Tuckers Crossroads School to celebrate century with love
Jared Felkins firstname.lastname@example.org
Dec 17, 2015 at 5:58 PM
When people talk about Tuckers Crossroads School, it is often with fond memories and respect. Former faculty and students say they still “love” their school.
Beth Turnbull Petty, former student, and co-chairman for the Tuckers Crossroads School 100-Year Celebration, which will take place May 3, said some “loves” of the school seem to resurface again and again as the committee digs into the past.
When asking former students what they loved about TXR, the most popular answer was “when we had macaroni and cheese for lunch.”
Petty then asked Sharon Skeen, who worked in the cafeteria for several decades, whether the recipe for mac and cheese could be included in the commemorative cookbook the group is compiling.
“Sadly, Skeen said the recipe could not be duplicated, because the now famous concoction was made with government cheese, which is no longer available. So, this “love” will have to remain a memory,” Petty said.
As memories go, some get exaggerated. In the group’s initial report, it was said there might have been caves in the area where students went to skip school. This story turned out to be an urban legend perpetuated, but not substantiated, over the years.
According to former students, former Sheriff Terry Ashe and David Bates, son of former principal and teacher, Lois Bates, the “caves” were actually sinkholes behind the school. Children were known to hide in the holes, but were probably discovered by the time recess began.
Petty said some stories do not get exaggerated because they are perfect just the way they are. That is true of a love story started two decades ago, and still real today. Brandi McCaleb arrived at TXR in fourth grade. Her desk was in front of Stephen Goodall, and he said their friendship began by him thumping her ear every day.
“She was my best friend that was a girl, and she always fixed me up with the other girls, until one day in seventh grade, something changed,” Goodall said.
McCaleb began asking him why he would want to date “that” girl. In eighth grade, they began “dating,” and Feb. 4 was their 20th anniversary of being a couple.
During dinner with their two children, Crockette, a fourth grader at Tuckers Crossroads School, and AnnaBella, a kindergartener, the couple detailed their love story. Crockette and AnnaBella sat quietly and listened to the story that, up until now, they had only heard bits and pieces. Stephen and Brandi’s first date was to see “Sister Act.” Stephen’s father, Wilson County Court Clerk Jimmy Goodall, who also attended Tuckers Crossroads, drove them to the movies.
The couple, who will celebrate their 13th wedding anniversary in March, were voted cutest couple at Lebanon High School, and neither has ever dated anyone else. They broke up only once and only for two weeks. Stephen jokingly said if they had not gotten back together, he would “still be single now… and rich… and there would be no gray in my hair.”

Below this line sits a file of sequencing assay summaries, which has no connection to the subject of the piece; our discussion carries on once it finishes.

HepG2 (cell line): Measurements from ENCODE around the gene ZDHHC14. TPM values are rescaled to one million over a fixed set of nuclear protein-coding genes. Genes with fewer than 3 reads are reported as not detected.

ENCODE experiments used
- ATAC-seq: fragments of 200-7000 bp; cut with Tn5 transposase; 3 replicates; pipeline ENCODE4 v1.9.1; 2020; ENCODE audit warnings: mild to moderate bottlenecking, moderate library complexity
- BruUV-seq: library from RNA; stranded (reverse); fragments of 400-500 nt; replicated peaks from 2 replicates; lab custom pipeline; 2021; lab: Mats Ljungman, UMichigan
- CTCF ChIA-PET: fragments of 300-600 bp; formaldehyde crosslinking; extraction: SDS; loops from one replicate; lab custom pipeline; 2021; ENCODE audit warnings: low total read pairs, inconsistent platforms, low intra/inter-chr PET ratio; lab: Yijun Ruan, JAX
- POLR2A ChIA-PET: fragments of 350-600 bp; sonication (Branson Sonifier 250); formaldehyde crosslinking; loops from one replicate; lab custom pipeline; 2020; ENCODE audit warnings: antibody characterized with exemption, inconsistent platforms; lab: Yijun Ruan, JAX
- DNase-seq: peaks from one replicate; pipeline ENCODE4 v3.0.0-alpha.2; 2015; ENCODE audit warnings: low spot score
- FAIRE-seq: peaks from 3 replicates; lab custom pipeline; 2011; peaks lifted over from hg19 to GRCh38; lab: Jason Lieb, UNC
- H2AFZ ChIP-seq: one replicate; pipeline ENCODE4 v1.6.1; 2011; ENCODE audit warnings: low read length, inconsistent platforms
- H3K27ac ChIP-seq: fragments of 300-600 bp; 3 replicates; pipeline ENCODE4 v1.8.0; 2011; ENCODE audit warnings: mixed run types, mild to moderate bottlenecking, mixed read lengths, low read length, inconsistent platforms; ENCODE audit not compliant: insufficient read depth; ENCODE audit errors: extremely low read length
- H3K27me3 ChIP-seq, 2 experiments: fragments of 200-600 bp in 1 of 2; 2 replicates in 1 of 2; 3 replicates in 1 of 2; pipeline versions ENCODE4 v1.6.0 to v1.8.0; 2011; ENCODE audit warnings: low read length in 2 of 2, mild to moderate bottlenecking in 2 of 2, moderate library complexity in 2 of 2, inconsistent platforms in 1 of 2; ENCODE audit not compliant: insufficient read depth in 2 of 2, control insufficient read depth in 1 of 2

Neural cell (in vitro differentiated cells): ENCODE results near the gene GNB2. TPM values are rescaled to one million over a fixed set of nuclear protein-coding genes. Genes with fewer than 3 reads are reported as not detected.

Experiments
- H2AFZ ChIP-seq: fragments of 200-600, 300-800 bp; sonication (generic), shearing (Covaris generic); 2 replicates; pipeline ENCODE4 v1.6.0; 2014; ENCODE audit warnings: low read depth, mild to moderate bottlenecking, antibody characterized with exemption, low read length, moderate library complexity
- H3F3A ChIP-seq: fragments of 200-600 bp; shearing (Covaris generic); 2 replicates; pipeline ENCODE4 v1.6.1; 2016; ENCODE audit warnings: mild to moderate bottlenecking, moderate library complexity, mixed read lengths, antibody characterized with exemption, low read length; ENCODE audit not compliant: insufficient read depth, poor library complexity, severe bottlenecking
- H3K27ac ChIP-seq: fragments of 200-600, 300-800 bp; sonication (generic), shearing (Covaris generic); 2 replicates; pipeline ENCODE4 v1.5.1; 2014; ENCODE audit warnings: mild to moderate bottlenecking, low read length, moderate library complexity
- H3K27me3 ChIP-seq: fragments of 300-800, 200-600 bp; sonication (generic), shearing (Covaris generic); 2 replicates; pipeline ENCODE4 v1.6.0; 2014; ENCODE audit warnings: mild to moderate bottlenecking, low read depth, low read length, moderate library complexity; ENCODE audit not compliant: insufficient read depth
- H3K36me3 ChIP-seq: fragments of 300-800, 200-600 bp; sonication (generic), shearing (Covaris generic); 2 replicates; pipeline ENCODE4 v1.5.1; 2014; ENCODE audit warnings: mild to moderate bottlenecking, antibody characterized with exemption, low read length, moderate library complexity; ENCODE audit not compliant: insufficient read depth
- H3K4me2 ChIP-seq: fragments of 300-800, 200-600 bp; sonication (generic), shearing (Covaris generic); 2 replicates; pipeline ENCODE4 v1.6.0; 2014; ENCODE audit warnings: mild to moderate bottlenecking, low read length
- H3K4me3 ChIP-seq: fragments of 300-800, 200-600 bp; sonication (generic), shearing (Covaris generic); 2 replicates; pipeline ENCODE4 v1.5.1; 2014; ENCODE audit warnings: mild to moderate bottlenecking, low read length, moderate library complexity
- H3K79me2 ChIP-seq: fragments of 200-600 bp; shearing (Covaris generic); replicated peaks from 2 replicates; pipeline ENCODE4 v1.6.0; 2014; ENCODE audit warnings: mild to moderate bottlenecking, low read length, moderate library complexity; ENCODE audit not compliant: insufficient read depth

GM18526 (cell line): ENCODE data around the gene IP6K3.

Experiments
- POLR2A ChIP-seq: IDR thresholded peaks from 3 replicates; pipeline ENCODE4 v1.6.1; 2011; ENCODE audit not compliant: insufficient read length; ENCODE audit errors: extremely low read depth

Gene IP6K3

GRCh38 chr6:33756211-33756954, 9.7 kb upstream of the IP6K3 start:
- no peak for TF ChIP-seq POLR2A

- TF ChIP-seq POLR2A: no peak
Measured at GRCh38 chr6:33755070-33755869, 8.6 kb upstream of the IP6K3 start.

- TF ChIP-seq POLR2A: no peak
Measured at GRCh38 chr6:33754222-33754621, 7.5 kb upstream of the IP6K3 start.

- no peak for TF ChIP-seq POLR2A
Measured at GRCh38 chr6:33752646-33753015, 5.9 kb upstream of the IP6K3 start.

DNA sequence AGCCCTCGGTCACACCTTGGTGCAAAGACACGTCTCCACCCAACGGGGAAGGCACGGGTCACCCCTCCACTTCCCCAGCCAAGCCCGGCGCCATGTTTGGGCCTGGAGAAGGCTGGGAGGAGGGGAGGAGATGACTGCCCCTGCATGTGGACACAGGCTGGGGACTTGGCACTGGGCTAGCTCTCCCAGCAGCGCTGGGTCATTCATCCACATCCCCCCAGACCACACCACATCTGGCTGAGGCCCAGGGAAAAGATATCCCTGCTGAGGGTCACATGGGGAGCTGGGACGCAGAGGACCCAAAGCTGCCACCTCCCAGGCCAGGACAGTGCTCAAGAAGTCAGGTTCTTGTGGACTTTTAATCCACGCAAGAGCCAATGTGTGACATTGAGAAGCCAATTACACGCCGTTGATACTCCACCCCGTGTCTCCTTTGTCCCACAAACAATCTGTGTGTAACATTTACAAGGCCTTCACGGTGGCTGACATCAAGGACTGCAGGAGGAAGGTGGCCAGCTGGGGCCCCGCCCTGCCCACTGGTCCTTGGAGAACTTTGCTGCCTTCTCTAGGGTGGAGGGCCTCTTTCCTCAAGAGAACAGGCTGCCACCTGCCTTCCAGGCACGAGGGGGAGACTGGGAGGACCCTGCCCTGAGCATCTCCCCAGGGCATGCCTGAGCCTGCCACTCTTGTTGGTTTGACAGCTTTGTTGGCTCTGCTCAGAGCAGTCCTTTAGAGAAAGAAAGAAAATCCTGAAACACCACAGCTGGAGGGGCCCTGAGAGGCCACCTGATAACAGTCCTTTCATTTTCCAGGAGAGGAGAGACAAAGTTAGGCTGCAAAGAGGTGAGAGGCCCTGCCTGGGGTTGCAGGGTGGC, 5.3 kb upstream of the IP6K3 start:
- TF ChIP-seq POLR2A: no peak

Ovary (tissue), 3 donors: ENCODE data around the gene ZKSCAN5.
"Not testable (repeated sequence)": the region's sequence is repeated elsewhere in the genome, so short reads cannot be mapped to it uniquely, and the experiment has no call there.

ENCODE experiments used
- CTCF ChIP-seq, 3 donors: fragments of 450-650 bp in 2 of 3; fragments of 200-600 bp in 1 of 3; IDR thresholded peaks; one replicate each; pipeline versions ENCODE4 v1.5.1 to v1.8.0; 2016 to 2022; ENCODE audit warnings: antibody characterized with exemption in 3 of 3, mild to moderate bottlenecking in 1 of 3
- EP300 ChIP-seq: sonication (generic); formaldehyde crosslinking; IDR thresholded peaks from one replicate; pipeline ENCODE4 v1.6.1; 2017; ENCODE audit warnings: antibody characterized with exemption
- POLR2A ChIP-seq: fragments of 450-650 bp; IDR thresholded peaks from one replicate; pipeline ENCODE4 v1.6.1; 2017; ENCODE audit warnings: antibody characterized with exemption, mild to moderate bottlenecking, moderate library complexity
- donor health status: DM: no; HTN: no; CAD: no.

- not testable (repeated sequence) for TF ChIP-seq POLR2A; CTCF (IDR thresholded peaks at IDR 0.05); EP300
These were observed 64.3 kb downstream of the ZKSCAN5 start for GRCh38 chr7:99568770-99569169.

Later that evening, he sent a text to Petty and said he would not take anything for his family and he wanted Brandi to be his girlfriend from the time he met her in fourth grade, but waited until the eighth grade because he was afraid he would mess up their friendship.
Brandi’s favorite “love” story about Stephen came in eighth grade when he gave her a stuffed animal that said, “Dog Gone Crazy About You.” He also gave her seven boxes of candy. When she asked him why so many, he replied, “I did not know which one was your favorite, so I got them all.”
Brandi is now known to a host of Wilson County residents as the smiling face of Wilson Bank & Trust, where she serves as a personal banker. Wilson Bank & Trust is a longtime supporter of Tuckers Crossroads Elementary School.
Stephen went on to become a sargent with the Wilson County Sheriff’s Department. Petty, who works for the Lebanon Family Resource Center, calls on him from time to time to assist with parent workshops.
“Just last week, Stephen came to talk to Wilson County parents about Internet safety and the dangers of social media,” she said. “Many years ago, I was a substitute teacher for this couple. They were great kids then, and they are wonderful citizens now, giving back to their community whenever asked. This is the kind of leadership that comes from a beginning at Tuckers Crossroads.”
Seconding that sentiment is Sheriff Robert Bryan, Goodall’s boss. Bryan’s sons, nephews and sisters-in-law also attended the school. Bryan, who coached softball at the Tuckers Crossroads ball field, described the community as loving and tight-knit.
“Those of us lucky enough to raise our children out there experienced a good quality life in that community,” Bryan said. “The kids were busy and involved. All their time was spent in the community. It was all we knew, and we liked it that way. Kids still come up and say, ‘do you remember me?’ And, of course, I do. These same kids are now huge assets to our community.
“As a member of law enforcement, I wish we had more communities like Tuckers Crossroads. You know your neighbor and they know you. Neighbors out there watch each other’s roads and houses, and it helps us do our job because someone has usually seen something. Community watch programs are a given in communities like this.”
Bryan said his grandchild will soon be attending the school, and he can hardly wait.
“I know that people like our School Resource Officer Pete Mercher will be safe-guarding my grandchild,” Bryan said. “Pete knows everyone. He loves the kids, and they love him.”
Anyone who loves Tuckers Crossroads School and wants to get involved with the 100-Year Celebration can visit TXR Centennial on Facebook or the Tuckers Crossroads website at wcschools.com/txr or call Petty at 615-444-7961. The celebration is set for May 3 at 4 p.m. at the school.